All About Grow Lights for Indoor Plants

So you decided to start growing plants indoors. It keeps away pests and shields your plants from other harmful elements. Now, one of the key elements to successfully grow plants indoors is to have a sufficient lighting system that can provide for the needs of your plants. It’s a non-negotiable as it allows your plants to absorb it and convert minerals into energy for growth.

Sounds simple? Not really, but it’s not as complicated as you think.



Indoor Grow Lights 101

Color Temperature

Now, can you pick any light for your plants? The short answer is yes. But, it must have the right color temperature for it to work. If you’re looking at house plants, ordinary lights should be fine. But for those bearing fruits, you’re going to need something more specific.


Kelvin and Color Temperature


To give you an idea of what color temperatures work, plants that only vegetate, or don’t grow flowers or fruits, your light needs to have a color temperature between 6,000 and 7,000 K. These lights are often called daylight or cool white. Plants that flower, meanwhile, need a light with a color temperature between 2,000 and 3,500 K. These lights would be labeled as warm or soft white.

Ideally, you ought to be using LED bulbs, since they have the lowest heat signature, use less power and last the longest. But if LEDs are not available, the best alternative you can use are compact fluorescent lamps, more popularly known as CFL bulbs.


Know Thy Wattage

It also pays to know how much wattage your light uses, especially if you’re not using LEDs. Knowing the wattage of your lights can help you see how much space they can illuminate without sacrificing quality. Knowing the wattage of your lights can help you see how much space they can illuminate without sacrificing quality. As a rule of thumb, you can start with 32 watts per square foot of growing space for LED bulbs. That means a 2 x 2 feet footprint would need a 64 watt LED to illuminate effectively.

CFL bulbs can be tricky, though. Many start with 100 watts and increase or decrease accordingly. For vegetating-only plants, such as lettuce or basil, you can get away with a lower wattage. But you may need more for those cherry tomatoes.

How Far Should You Hang Your Lights?


How far to hang grow lights


You also need to know how high to hang your lights, especially for those using non-LED bulbs that have higher heat signatures.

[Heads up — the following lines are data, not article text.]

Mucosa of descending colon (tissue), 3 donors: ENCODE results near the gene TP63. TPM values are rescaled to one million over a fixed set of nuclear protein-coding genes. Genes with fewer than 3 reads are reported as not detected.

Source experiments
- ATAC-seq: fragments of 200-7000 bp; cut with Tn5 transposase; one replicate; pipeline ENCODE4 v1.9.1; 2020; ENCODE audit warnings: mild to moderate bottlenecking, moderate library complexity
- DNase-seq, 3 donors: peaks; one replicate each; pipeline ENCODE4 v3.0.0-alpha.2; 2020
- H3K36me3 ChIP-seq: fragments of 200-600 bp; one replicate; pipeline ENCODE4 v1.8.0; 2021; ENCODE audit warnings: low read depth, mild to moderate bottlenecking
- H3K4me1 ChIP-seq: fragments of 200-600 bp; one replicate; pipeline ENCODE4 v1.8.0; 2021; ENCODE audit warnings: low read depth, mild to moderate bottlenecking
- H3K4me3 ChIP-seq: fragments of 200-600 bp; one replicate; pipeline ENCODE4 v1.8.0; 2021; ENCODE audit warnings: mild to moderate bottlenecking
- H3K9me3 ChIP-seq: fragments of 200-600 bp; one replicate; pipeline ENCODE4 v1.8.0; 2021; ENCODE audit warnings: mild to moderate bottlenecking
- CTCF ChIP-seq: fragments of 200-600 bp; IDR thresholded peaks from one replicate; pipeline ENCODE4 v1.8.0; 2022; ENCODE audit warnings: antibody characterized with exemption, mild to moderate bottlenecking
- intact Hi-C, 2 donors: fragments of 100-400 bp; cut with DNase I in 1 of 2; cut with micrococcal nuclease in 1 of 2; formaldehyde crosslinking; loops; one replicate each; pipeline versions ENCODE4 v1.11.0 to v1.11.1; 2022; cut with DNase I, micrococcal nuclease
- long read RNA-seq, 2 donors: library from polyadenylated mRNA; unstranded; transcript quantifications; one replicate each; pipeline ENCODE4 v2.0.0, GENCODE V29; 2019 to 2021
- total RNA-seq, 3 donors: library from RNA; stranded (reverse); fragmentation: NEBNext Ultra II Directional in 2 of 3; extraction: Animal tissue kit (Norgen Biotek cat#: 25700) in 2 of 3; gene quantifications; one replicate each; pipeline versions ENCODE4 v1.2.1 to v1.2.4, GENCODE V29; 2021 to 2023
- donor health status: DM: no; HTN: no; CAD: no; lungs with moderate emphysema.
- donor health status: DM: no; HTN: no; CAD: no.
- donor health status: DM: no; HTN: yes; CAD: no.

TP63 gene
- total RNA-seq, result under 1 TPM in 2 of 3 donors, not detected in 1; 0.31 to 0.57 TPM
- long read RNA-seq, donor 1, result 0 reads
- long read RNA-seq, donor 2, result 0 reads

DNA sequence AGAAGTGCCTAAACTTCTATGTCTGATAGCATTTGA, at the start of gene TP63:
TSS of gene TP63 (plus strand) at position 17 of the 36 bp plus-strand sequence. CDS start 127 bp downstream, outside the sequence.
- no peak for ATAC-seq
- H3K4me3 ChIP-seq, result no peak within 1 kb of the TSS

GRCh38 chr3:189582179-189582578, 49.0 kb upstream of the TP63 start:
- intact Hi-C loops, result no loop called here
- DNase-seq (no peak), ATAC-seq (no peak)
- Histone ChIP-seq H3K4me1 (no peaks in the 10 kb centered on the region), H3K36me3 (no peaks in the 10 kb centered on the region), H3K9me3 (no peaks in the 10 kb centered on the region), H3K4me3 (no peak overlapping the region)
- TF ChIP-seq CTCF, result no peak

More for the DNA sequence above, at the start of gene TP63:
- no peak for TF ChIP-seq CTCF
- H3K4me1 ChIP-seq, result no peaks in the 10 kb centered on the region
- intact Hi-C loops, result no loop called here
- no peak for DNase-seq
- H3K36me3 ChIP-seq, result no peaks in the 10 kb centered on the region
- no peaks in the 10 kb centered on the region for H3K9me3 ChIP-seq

As a rule of thumb, if it’s too hot for the back of your hand, then it won’t be good for your plants. The higher the brightness is, the more you need to pull it away to avoid burning the leaves of your plants. That’s why incandescent bulbs are placed around 24 inches away due to their heat signatures. LED bulbs have that advantage and may be hanging as low as 6 inches.



Moving Up To Professional-Grade Lights

Are you enjoying growing indoors? Do you want to get more out of your plants? If you want to get the most mileage out of your fruit-bearing plants or want to scale up your leafy vegetable production, then you ought to consider getting professional-grade to grow lamps.

Compared to ordinary lights, grow lights are designed for plants and have features that will help you enhance the experience. These features include dimmers and even cooling systems, both active and passive. These grow lights are also compatible with switching/control systems that let you program your lights based on the needs of your plants.

Now, if you plan to shop for grow lights, you’re likely to encounter more terms here, but the most common you’ll hear would be full spectrum. Full-spectrum refers to the lighting spectrum that light can cover. It means it is capable of covering the vegetation and flowering stages of plant growth. These are ideal for those who are growing fruit-bearing plants, such as tomatoes and peppers. What makes full-spectrum lights special is that you don’t need to swap out lights between phases, so you can continue to focus on other aspects of caring for your plants.



Parting Thoughts

Establishing your own grow light system doesn’t have a learning curve, but you only need to be familiar with the specifications of the lights you have available, as these will help you identify what limitations you have and how they can affect the development of your plants.

As not all lights are made equal, your main considerations will always be the color spectrum and the plant you’re growing. That said, once you understand these needs and you’ll be growing indoors in no time.